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6 Free Tools to Help Keyword Research


Keyword research historically has been the initial content planning task: We would identify which keywords we wanted to rank and what kind of organic search competition we faced.

Nowadays, it’s not only risky to focus on certain keywords (remember the notorious over-optimization penalties?), but it’s counterproductive: In the Hummingbird era, Google is trying to understand your content beyond keywords. It wants to understand “things (concepts) instead of strings (the exact sequence of words you type).”

Further reading: If you are not sure what the “things, not strings” concept means for content creation, read this great article by Bill Slawski.

In this era, expanding your keyword research to social media also is a great idea because it:

  • Lets you brainstorm more interesting content
  • Improves your chances to do better on social media (since you are basing your content on what the social media crowd is currently interested in)
  • Lets you target both search and social media making your traffic sources more varied

In most cases, I don’t even do traditional keyword research any more when writing articles. I mean I don’t do it to optimize my content. I feel like keyword optimization is limiting me and holding me back as a writer.

3 brainstorm tools

Running keyword tools is a great way to explore the topic, brainstorm, and get inspired. Knowing what people search for is useful for creating content that covers the need or answers the questions.

I usually start with SEO Chat’s free Bulk Search Suggest keyword tool to expand my topics and to brainstorm. It shows you what users type in Google, Bing, YouTube, and Amazon when starting with your base word:

keyword-research tool image 1

The beauty of seeing those search engines side by side lies in the ability to see people searching for your base term with different intent: People usually search YouTube for entertainment purposes, Amazon to buy, and Google or Bing for mixed reasons.

In addition to SEO Chat’s tool, I like SerpStat and (All of them are slightly different and fun to play with.) I really like the idea behind SerpStat: It filters search suggestions to keep only questions people tend to type into the search box.

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It also pulls some of the most frequent words that people tend to type in the same phrase with your base term:

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This is a great way to look at neighboring concepts (and if needed, expand any of them).

3 hashtag revelations

I am an old-time hashtag fan. I’ve always loved using hashtags on Twitter. I love Google Plus hashtags now as well. The two are different though:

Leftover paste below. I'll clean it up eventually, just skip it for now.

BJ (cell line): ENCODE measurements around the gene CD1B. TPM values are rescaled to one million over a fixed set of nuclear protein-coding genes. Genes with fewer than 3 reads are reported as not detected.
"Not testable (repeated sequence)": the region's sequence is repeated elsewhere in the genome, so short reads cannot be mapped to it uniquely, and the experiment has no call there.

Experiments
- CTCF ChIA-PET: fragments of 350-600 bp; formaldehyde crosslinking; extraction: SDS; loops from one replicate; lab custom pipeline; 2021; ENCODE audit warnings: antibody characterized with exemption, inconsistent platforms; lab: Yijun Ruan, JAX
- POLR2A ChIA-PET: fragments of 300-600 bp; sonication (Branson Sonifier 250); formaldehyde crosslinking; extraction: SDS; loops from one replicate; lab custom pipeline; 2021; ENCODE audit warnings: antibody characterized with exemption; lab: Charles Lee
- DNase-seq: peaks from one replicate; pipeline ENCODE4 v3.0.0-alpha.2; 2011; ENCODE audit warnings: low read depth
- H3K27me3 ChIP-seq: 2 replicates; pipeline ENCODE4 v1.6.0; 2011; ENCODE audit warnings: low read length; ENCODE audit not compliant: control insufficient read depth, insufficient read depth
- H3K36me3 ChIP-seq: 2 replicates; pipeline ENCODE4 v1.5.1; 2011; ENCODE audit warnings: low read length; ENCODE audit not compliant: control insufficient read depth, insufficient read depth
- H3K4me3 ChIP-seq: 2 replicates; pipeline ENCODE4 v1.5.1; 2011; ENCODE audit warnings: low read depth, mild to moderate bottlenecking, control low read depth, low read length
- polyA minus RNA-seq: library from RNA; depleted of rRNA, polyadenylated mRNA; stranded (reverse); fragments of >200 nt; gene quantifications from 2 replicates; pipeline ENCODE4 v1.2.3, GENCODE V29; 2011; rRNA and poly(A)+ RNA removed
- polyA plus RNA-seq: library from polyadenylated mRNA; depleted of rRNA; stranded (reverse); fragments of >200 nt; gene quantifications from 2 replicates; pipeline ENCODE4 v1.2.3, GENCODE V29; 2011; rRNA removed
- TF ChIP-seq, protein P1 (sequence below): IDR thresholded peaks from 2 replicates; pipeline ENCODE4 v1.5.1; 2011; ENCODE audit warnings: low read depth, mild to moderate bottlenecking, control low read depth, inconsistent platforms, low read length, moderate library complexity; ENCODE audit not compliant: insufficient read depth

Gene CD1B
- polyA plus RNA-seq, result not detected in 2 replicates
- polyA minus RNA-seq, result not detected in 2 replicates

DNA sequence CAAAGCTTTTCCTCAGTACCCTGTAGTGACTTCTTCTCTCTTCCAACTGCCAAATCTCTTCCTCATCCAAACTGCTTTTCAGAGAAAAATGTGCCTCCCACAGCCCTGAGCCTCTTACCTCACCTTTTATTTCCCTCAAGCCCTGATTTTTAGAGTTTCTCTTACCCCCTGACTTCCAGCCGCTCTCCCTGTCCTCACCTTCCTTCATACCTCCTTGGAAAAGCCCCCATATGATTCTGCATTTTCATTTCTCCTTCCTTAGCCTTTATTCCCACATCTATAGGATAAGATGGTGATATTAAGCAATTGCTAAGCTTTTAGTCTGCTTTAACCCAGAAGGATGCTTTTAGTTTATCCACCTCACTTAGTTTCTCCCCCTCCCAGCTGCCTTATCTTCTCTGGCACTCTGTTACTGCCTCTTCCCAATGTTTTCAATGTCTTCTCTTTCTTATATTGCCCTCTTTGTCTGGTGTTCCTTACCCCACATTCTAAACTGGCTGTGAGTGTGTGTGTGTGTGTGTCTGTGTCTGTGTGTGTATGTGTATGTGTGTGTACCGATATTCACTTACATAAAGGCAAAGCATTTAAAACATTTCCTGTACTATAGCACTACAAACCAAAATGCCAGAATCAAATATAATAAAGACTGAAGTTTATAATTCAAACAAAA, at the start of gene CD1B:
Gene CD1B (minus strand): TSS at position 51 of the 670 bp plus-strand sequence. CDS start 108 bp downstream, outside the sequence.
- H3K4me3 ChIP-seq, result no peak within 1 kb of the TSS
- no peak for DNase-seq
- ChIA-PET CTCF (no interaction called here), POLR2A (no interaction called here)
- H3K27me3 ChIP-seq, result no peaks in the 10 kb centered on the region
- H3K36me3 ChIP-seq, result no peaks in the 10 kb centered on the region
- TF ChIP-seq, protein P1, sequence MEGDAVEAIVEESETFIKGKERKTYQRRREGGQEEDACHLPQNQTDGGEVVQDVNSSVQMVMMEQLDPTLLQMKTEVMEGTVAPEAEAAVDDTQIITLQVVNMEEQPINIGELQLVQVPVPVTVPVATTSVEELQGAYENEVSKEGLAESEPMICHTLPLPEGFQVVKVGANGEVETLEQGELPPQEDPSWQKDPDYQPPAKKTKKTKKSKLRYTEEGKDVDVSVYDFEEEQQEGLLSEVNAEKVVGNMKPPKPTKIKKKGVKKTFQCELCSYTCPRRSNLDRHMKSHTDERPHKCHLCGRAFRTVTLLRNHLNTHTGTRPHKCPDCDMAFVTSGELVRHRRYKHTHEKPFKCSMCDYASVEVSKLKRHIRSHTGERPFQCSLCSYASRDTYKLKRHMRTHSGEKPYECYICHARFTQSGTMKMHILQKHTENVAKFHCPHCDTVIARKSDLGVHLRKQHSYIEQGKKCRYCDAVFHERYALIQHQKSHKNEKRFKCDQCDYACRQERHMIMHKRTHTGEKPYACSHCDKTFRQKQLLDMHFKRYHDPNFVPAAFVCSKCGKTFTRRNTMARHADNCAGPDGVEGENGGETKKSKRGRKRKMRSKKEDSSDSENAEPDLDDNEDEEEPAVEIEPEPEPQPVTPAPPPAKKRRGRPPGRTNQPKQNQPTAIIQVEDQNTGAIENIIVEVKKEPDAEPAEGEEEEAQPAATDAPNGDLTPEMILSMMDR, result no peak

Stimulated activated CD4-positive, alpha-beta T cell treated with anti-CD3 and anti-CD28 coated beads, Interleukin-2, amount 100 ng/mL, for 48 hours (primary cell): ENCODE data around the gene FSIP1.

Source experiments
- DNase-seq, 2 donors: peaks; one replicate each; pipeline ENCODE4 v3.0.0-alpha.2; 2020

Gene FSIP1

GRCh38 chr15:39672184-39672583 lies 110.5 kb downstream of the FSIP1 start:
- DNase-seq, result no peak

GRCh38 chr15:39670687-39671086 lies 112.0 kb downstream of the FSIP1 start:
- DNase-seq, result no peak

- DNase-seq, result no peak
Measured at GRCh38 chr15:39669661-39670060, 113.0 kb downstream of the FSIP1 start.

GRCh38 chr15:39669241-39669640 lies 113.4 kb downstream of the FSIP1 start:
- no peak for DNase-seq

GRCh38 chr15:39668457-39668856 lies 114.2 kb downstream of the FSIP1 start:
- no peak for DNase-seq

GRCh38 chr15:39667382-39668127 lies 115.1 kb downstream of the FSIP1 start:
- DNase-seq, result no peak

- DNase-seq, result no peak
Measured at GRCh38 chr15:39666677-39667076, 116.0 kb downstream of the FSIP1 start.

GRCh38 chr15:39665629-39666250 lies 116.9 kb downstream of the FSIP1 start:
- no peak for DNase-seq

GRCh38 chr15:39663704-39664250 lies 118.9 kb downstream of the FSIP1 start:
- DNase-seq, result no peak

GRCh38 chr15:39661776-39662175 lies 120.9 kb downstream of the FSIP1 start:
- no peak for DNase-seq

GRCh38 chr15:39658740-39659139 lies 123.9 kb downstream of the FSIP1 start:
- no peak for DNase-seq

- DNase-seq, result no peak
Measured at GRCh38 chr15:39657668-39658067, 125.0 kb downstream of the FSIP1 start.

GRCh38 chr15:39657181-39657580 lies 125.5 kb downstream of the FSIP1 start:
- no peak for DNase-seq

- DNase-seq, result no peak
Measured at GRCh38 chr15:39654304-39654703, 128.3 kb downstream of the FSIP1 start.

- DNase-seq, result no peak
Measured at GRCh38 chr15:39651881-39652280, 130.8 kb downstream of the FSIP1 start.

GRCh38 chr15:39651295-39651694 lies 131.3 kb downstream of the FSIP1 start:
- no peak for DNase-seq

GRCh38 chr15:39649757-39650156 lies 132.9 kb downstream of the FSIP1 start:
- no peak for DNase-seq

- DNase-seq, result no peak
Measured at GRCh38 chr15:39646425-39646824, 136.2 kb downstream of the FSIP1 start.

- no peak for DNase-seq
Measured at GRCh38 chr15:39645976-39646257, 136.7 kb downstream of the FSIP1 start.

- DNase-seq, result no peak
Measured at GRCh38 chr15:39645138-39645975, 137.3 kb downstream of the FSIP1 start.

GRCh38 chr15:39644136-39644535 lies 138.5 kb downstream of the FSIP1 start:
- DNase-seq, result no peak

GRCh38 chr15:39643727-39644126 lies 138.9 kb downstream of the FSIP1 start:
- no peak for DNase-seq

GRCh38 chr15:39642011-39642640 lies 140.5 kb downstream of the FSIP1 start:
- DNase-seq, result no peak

• Twitter hashtags are 100% user-created and results are limited to that word mentioned in the tweet (Twitter ads may be the only exception).
  • Google+ hashtags are auto-added (unless the users add their own) and hashtag search results in its /Explore section include results from all or any related hashtags. Please read more on how Google+ hashtags work here.

This graphic reflects how I use Twitter vs. Google+ hashtags:

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Twitter search

I use Twitter hashtags to track trending topics and to search for real conversations to get inspired. I love using this trick to filter real Twitter conversations: [#hashtag -filter:links]. It removes any tweets that contain links and leaves only people actually discussing your hashtag in real time.

Using our iPhone 6 example, let’s see what this search looks like on Twitter:

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Keep in mind that Twitter search is even more flexible than that. You can target search to a location, enable emotion search, etc. It all comes down to your topic and objective.

Google Plus

I use Google+ hashtags to discover related topics, those “things, not strings” that may make my content more complete by including more related concepts, news, or resources.

Any time you are searching Google+ for a hashtag, it will take you to its /Explore section allowing you to explore related hashtags (concepts) that you would want to mention in your article:

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Since there are quite a few hashtags to track I use the free, gated service Cyfe to create a whole separate dashboard to monitor (and archive) social media context for all of my relevant key terms.

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You can add an unlimited number of widgets within one dashboard to track your main hashtag search results on Twitter and Google+. It’s also easy to download Excel archives of any widget or the whole dashboard to search through your key term social media context.

How does social media help you in your keyword research? Please share your tips.

Want more expert advice on how to improve your SEO and keyword research? Check out the fantastic 2014 CMW sessions that are available through our Video on Demand portal and make plans today to attend 2015 CMW.

Cover image by Joseph Kalinowski/Content Marketing Institute

Please note:  All tools included in our blog posts are suggested by authors, not the CMI editorial team.  No one post can provide all relevant tools in the space. Feel free to include additional tools in the comments (from your company or ones that you have used).